I first off want to start this blog post with a disclaimer that I’m not looking for any sympathy from anyone. I merely ask that you keep an open mind and perhaps start to understand a group of people that have difficulties that aren’t visible.
Back in 2012 when Krista was first diagnosed with Lupus, I had no idea what that meant. Lupus is a disease that is still not very well understood. There is no exact reason why the disease occurs. There is no complete evidence that it occurs because of genetics. It is widely believed this could be the reason but we don’t know for sure. We also don’t know what Lupus will eventually affect. There are a number of different body parts that could be affected. Some get what are called butterfly rashes on the their face. Some experience swelling of their hands or feet. Some have their body organs affected. No, back in 2012 when we initially heard the news, we had no idea what we were in for.
It may sound a bit odd but Krista had been blessed up to this point of being sick in the past. She had the experiences necessary that would help her to better combat the diseases of the present. I won’t go into a lot of detail but a lot of the things she had to deal with could be at least mildly controlled. I won’t say completely controlled but she got into a stable enough routine where she could really live her life and be the person she wanted to be. What we started learning with the Lupus was that this disease starts to really affect you and disrupt any routine you may have. The problem with Lupus is that you never know when a flare will occur. You can do your best to control the symptoms but there will be days where you just feel terrible. You don’t want to get up out of bed. You don’t want to eat very much. You suffer in pain and the only relief sometimes is a dose of steroids that can be a blessing and a curse at the same time.
This is the problem of an invisible disease. You don’t know when it strikes. Therefore, you can’t plan very well for it. Yes, you can stay on top of everything. You can make sure you take all of your medications at the right time. You can document how you feel on a daily basis.
Later in 2012 and going into 2013 we would learn that Krista had other illnesses that were related to autoimmune disorders.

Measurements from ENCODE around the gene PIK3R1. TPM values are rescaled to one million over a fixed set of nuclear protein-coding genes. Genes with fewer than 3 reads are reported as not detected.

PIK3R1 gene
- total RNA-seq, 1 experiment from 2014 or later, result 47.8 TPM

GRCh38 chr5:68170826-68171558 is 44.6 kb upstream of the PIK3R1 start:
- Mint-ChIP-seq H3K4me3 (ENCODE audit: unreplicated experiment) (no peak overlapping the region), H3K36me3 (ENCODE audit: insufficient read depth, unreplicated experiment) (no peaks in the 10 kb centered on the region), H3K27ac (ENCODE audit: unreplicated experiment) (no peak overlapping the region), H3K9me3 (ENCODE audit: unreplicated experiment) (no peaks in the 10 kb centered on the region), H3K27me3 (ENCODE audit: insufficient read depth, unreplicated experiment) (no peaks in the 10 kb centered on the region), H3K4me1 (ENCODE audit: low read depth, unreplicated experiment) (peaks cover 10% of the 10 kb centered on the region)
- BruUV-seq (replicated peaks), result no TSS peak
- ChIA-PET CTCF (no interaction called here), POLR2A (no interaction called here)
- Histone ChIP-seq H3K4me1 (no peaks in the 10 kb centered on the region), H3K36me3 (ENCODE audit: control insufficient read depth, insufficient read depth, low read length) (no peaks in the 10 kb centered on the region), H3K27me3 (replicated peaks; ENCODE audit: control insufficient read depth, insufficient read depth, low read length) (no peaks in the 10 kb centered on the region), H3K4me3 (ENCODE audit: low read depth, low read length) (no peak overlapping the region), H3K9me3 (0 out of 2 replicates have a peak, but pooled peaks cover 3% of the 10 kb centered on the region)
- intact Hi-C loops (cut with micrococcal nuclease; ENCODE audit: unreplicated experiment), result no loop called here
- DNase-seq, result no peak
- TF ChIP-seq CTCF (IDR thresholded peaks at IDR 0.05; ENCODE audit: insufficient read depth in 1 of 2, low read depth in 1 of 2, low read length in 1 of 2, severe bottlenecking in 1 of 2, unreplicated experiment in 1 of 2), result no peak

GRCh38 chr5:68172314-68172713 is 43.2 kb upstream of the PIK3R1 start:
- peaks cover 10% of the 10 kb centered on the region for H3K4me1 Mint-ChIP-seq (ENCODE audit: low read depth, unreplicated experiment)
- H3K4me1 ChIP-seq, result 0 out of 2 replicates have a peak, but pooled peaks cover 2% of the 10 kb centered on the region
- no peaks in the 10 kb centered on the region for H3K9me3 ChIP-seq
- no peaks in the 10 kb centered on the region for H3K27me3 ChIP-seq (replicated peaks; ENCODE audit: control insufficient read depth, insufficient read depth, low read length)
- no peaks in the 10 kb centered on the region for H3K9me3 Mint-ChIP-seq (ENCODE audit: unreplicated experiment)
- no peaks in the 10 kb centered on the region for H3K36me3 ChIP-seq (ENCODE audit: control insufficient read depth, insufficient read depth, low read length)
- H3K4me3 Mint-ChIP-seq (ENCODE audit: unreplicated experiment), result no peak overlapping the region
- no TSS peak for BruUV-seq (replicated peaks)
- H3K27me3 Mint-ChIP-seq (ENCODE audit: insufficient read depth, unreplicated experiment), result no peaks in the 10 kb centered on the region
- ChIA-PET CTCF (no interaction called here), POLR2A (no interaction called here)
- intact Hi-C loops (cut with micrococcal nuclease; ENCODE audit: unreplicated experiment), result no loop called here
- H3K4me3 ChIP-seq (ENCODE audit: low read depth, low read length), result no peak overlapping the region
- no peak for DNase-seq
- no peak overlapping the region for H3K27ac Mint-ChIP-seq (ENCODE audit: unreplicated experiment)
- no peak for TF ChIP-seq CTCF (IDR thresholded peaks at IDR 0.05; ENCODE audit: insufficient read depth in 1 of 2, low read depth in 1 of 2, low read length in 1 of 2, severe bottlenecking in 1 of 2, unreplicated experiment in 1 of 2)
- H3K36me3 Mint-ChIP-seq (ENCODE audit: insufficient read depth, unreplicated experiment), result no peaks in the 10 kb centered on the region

Chrohn’s Disease and Colitis.
All of these in addition to the already reoccuring effects of Lupus and other pre-existing conditions. Let me tell you from a husband and a caregiver point of view it’s tough. But I’m going to try to vocalize just how tough it is to see what I see every single day.
- It is tough to manage all of her medications and make sure she has everything she needs. I can barely take a few pills on my own, let alone big pills like some of the ones that she has.
- It is tough to see her mobility restricted and having to roll her in a wheelchair on certain days. I’m truly blessed that I can still walk everywhere on most days. Boo hoo to my sometimes aching knee. She is subjected to my terrible wheelchair driving skills (by the way I’m sorry Krista that I’m still not the best driver, I’m still learning) and not being able to see items she wants to without my help.
- It is tough to see her at night, crying, and wincing in pain and not being able to do anything about it. The best I can do some nights is to try to massage her pain areas and just be there with her but I know some nights that’s just not enough.
- It is tough losing nights of sleep either making sure she is well taken care of or making up for the day’s work because I had to take her to appointments. It’s not something I regret in the slightest and in fact, it is a great blessing to have that flexibility.
- It is tough to see her sleeping in the middle of the day, sometimes in the afternoon and asking myself, did we push it too hard the previous day? Is she trying to regain energy? Should I keep trying to push her a bit more so that she can at least enjoy being out and not inside the house?